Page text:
Combine a late start with Capitol renovations, election year politics, and divided leadership and you get what is expected to be a short 2016 legislative session, possibly just eight weeks. With that in mind, 2016 does not present large windows of opportunity for movement on controversial policy initiatives. It will, however, provide opportunities to defend against troublesome issues and also to elevate discussions on housing affordability as we approach the 2016 elections.
Q: What do we expect as we head into the 2016 session?
JV: We know it is going to be short, this is the latest start in modern legislative history. This suggests that we’ll be in a sprint from day 1, which likely means that major, controversial initiatives will struggle to reach the finish line.
Q: What are the big issues before legislators?
JV: There is a budget surplus $900 million that will have the eye of all legislators. Some want to invest in early childhood education, some want to give business tax relief. There’s also the outstanding transportation bill that didn’t get done in 2015. How the spending is apportioned between roads, bridges, and transit will be the centerpiece of that debate. Then there’s the centerpiece of 2016, the capital investment (bonding) bill. This is a major projects bill that funds local projects throughout the state. It creates interesting political alliances and there will be sharp debate about how large the final tally should be.
Q: For the homebuilding industry, what are the goals?
JV: Goal one is always to successfully defend against harmful legislation that would unnecessarily increase housing costs or provide a challenge to our members who are already struggling to deliver housing affordability. Beyond that, we’ve laid out a list of common sense proposals that would increase multi-family ownership housing and bring fairness into the process that cities use to impose housing moratoria.
Q: Looking at the multi-family issue first, what is BATC doing to increase multi-family ownership options?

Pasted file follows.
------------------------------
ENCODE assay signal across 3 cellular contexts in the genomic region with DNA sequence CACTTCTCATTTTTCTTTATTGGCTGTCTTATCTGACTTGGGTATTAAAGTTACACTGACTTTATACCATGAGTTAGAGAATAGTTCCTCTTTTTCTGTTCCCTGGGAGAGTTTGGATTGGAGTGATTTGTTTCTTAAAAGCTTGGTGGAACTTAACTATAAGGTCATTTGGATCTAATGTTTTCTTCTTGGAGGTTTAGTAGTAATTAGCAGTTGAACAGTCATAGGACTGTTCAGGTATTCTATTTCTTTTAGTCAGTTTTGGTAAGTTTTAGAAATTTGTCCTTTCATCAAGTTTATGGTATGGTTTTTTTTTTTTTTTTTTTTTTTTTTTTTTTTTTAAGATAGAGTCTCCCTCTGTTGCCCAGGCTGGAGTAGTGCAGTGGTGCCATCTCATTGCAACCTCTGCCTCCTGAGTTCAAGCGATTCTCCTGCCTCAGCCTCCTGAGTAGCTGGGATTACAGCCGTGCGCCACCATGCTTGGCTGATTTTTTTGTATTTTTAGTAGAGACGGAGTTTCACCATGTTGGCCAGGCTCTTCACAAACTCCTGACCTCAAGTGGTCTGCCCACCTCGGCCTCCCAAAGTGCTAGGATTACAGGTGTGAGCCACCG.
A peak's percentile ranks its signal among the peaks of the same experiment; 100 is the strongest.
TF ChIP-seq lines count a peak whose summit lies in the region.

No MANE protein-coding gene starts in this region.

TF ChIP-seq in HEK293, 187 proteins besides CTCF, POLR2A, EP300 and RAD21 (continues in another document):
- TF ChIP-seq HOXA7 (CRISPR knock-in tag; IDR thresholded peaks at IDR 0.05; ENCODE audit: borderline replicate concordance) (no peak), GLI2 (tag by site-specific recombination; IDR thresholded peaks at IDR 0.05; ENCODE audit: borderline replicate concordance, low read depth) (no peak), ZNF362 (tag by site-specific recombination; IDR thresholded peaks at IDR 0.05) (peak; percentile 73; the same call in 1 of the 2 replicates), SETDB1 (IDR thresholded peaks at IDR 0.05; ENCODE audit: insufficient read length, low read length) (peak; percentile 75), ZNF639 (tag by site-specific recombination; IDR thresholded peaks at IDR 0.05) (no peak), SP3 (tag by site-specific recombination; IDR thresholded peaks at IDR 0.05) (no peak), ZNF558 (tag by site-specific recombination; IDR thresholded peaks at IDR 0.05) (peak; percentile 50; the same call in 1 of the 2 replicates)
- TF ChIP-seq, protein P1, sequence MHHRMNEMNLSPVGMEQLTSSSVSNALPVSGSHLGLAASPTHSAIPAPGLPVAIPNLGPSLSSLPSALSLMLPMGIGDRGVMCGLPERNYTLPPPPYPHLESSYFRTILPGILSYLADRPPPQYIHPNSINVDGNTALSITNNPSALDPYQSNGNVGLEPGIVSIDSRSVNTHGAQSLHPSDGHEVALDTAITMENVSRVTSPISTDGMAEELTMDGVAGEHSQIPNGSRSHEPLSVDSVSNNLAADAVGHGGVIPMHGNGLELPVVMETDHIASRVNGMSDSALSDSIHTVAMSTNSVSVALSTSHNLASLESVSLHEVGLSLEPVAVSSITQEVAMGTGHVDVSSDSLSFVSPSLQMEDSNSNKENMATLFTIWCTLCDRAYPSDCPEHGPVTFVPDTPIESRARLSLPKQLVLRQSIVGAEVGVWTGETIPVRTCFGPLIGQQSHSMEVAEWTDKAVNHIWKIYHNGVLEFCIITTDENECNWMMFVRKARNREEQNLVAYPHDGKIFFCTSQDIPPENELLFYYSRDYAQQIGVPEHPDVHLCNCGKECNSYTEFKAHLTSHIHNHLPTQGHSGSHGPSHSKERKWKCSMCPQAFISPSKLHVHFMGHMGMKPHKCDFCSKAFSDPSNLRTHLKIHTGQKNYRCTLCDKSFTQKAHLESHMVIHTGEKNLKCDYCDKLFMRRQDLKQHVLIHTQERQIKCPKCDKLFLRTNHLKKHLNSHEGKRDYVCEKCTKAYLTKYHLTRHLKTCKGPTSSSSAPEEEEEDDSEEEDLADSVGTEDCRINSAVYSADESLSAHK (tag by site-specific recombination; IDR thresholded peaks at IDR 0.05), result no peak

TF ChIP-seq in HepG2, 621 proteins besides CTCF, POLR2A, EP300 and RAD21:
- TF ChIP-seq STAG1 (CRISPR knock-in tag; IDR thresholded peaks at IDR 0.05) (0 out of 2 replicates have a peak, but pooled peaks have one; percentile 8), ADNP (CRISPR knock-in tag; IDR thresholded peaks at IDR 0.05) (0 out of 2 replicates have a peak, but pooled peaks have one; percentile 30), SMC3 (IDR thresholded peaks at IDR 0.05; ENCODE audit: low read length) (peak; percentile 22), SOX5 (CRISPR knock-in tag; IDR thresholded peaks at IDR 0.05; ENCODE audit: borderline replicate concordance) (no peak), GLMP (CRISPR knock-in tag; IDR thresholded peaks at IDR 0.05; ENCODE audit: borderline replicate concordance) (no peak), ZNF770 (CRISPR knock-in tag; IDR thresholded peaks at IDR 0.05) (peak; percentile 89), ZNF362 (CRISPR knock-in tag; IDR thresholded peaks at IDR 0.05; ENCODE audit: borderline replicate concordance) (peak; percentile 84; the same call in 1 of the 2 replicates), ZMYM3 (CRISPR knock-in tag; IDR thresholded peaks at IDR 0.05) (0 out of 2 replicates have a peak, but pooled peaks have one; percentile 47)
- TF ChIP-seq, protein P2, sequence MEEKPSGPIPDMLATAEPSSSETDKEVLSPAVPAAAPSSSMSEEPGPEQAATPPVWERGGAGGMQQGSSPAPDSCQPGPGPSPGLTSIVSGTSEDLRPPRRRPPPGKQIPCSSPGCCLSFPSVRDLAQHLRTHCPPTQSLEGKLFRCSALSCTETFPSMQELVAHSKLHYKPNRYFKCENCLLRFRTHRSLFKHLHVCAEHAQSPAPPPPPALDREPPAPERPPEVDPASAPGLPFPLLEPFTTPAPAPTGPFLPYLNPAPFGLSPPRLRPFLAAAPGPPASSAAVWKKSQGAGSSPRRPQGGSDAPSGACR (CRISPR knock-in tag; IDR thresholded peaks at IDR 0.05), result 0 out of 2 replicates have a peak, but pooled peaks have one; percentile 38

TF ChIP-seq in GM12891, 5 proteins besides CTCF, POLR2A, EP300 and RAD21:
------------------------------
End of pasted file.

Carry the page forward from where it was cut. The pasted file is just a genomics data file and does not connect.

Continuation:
JV: Developers of multi-family projects have long said that the primary impediment to more development is the imbalance in risk placed on developers. In short, the rise and depth of lawsuits in multi-family projects is too high, and the market is responding by simply building a lot less condos and townhomes. This is a major problem for our housing market, so we’ve joined with a broad coalition of local governments and development interests to try to balance the process by which we settle disputes. Our theory is that if we attempt to mediate and solve construction disputes at the earliest point with strong participation from members of a home owners association (HOA), we will see less lawsuits and the market will begin to come back.
Q: How about the land use moratorium initiative?
JV: We’ve seen an uptick in moratoria over the past two years as local governments struggle to balance new development applications with existing neighborhood inputs. A housing moratoria can be a legitimate planning tool, but what we are seeing is a poor process that isn’t inclusive of the many interests impacted by a land use moratorium. We know from MLS data that the housing market impacts are almost instant, and that’s been a driving force for us to bring some common-sense process to the table. We are proposing that local governments give a standard 30-day notice in advance of considering a housing moratorium. We are also asking that, given the depth of impact, a moratorium must achieve the same 2/3 support that a comprehensive plan amendment must receive to move forward.
Q: Thoughts on the prospects for these bills?
JV: The short session will make this tough, but we have great authors and have built a coalition of support that will give us an opportunity to be heard. If I’ve learned anything in my 15 years of work at the Capitol, it’s to be prepared for anything! We look forward to advancing these discussions and seeing where they go.